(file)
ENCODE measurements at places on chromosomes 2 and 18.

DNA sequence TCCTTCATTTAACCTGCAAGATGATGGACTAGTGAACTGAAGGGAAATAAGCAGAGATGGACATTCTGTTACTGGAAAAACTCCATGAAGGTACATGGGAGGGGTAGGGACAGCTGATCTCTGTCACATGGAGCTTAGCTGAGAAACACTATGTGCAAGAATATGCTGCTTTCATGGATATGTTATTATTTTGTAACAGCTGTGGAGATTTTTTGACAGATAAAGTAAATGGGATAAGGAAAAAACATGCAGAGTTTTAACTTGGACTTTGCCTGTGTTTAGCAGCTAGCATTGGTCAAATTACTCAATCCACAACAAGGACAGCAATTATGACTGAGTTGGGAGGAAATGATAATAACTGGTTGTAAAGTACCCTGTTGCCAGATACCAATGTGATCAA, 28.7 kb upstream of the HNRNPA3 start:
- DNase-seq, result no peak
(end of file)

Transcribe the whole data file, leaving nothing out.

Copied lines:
ENCODE measurements at places on chromosomes 2 and 18.

DNA sequence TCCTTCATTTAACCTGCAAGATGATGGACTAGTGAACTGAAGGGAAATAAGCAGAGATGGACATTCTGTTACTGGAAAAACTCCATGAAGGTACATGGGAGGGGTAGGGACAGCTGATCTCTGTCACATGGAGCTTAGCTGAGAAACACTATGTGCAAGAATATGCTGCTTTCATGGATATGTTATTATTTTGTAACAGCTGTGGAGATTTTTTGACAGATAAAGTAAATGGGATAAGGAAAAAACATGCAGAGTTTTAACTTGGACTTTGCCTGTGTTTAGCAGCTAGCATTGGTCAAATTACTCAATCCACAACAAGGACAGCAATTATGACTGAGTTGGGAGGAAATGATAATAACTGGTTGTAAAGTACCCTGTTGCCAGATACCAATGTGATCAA, 28.7 kb upstream of the HNRNPA3 start:
- DNase-seq, result no peak